Plankton are organisms that drift on the ocean's currents and in lakes and rivers. They are abundant is the surface waters where sunlight and nutrients are readily available. Phytoplankton are microscopic plants that convert sunlight and nutrients to starch and other organic matter. In this activity, you will make a simple plankton net from wire and a nylon stocking. The net is a funnel-shaped, fine-mesh net that is towed through the water.
  1. Bend the wire into a circle and use the electrical tape or duct tape to fasten the loose ends together.
  2. Roll the mouth of the stocking several times around the wire ring. Sew the stocking to the wire using the heavy thread and needle. Alternatively, use duct tape to secure the stocking all the way around the wire.
  3. Cut off the foot of the stocking, and then place the end of the stocking around the outside of the mouth of a small bottle. Use a piece of heavy string to tie the stocking securely to the top of the bottle. Use duct tape to reinforce the connection between the bottle and string.
  4. Cut three pieces of string, each about 20 inches (50 cm) long, to make the bridle to tow your net. Tie them at equal intervals around your ring. Tie the three loose ends of string to a key ring. This is the bridal ring. Your plankton net is complete!
  5. To tow for plankton, tie a length of string to your bridal ring and pull your net through the water. The plankton will collect in the bottle. Remove the bottle by untying the string. View your plankton through a microscope.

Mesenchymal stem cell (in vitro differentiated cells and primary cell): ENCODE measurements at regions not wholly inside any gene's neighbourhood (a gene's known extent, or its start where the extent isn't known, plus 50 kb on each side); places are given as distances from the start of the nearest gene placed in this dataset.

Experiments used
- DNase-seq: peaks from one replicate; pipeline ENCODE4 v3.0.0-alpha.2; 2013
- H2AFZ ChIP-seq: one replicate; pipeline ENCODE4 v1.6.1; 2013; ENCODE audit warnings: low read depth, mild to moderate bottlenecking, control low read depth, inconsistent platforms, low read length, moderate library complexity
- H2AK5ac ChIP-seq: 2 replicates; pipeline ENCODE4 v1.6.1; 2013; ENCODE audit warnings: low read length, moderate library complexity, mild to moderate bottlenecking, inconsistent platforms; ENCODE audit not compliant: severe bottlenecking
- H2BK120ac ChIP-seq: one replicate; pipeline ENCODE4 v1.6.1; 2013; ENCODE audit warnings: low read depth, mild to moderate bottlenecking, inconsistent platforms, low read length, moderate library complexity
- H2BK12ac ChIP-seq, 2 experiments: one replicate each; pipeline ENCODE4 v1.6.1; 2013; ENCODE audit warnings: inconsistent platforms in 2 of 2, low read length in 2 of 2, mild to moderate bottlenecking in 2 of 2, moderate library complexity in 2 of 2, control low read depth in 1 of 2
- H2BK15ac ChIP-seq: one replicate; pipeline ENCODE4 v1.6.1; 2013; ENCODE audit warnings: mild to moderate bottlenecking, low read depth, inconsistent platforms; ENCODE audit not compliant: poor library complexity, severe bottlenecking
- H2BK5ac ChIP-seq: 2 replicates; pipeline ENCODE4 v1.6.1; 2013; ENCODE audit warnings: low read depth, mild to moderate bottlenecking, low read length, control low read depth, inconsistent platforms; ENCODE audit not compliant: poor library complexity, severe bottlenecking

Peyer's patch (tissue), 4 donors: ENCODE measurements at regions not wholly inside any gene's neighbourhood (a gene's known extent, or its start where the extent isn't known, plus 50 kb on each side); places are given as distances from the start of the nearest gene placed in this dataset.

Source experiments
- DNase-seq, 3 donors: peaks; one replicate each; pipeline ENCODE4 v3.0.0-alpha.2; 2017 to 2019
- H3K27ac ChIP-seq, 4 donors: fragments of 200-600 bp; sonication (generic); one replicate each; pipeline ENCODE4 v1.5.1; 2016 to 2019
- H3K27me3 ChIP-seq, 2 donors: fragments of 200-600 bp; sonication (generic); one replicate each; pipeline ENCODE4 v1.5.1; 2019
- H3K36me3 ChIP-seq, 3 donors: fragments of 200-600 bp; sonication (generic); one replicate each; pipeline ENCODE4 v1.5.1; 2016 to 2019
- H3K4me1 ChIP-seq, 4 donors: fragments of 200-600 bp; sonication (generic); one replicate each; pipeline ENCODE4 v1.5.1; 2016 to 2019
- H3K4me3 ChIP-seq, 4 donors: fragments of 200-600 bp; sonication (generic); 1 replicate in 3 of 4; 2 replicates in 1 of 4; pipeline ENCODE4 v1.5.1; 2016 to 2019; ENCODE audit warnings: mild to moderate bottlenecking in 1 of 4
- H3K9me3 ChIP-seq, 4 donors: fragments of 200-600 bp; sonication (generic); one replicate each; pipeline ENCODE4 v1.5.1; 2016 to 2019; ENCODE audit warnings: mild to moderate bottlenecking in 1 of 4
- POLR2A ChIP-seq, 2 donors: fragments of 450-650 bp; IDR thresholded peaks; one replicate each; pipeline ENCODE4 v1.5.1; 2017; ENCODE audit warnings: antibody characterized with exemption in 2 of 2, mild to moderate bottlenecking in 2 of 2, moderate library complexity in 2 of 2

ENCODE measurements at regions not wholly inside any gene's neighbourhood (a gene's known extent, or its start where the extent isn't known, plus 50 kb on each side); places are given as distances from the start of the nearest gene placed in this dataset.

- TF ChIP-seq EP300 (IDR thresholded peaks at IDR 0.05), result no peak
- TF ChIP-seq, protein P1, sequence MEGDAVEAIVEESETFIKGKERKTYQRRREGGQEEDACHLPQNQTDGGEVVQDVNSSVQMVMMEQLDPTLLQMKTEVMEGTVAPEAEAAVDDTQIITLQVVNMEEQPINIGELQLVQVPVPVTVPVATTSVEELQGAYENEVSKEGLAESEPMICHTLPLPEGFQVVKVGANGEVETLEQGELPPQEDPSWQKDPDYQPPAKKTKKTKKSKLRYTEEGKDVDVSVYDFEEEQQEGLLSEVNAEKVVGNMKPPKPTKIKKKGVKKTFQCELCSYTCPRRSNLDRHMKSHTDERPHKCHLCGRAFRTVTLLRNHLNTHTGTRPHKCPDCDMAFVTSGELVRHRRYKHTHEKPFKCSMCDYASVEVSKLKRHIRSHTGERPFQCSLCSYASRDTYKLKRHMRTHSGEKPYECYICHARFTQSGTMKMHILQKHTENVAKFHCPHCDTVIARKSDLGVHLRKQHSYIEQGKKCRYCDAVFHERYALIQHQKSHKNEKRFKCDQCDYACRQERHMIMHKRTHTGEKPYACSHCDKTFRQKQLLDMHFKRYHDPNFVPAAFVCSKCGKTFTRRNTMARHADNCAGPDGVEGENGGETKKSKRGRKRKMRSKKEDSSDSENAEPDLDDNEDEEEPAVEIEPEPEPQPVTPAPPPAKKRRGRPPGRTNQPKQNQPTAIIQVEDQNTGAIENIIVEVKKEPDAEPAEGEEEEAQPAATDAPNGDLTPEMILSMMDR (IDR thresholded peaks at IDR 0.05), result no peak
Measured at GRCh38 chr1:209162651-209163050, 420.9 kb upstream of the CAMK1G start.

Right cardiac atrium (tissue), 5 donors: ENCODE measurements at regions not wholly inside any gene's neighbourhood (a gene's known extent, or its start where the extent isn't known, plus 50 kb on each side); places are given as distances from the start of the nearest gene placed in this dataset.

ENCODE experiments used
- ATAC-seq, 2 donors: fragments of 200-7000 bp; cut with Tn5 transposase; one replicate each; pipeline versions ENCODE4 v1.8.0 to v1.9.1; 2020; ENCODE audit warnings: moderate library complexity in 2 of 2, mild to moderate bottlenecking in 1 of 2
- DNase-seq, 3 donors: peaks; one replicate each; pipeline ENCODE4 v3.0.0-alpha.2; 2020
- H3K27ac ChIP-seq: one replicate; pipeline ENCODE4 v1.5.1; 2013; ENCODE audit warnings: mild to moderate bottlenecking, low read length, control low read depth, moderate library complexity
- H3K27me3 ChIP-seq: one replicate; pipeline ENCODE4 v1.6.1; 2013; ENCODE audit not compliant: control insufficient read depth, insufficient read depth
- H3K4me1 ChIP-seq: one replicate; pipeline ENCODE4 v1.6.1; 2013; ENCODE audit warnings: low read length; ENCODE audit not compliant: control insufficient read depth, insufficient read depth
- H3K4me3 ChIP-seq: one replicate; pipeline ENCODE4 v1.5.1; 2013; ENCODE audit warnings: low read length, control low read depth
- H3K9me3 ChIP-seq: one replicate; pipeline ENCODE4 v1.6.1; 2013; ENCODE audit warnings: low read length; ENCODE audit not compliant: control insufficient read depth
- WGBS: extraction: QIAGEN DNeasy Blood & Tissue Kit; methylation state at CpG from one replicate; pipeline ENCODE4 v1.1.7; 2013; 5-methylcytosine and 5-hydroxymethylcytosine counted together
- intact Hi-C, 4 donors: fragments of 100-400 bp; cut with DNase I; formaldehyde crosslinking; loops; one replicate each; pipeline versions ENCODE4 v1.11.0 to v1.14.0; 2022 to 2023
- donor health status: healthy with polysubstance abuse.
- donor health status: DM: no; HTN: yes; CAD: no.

6. Why did we use nylon stockings as part of the net? What would happen if you made a plankton net out of burlap? Why is it important to use a fine mesh when constructing a plankton net?
  • During your experiment, you may want to collect another bottle (with known volume) of water without a plankton net. Filter this non-concentrated water sample and look at the plankton through a microscope. Compare the amount of plankton to the concentrated sample collected with the plankton net. Based on the volume of the non-concentrated sample, can students guess the volume of water that filtered through the plankton net?
  • Because plankton are the basis of the ocean food chain it is important to monitor natural as well as human-caused changes in plankton population. Students can adopt an area (lake, stream, or beach area) to monitor plankton concentrations over time. Try to discover which types of seasonal changes affect plankton population. What kind of non-natural processes might help or hurt plankton growth?
  • You can use plankton collected with these plankton nets in conjunction with the Plankton Identification activity.
Adapted from Kolb, James A. Project Director. Marine Science Center. Marine Science Project: FOR SEA. Marine Biology and Oceanography, Grades Seven and Eight. Poulsbo, WA. Page 341 -344. AND "Visit to an Ocean Planet" CD-ROM, Copyright 1998, California Institute of Technology and its licenses.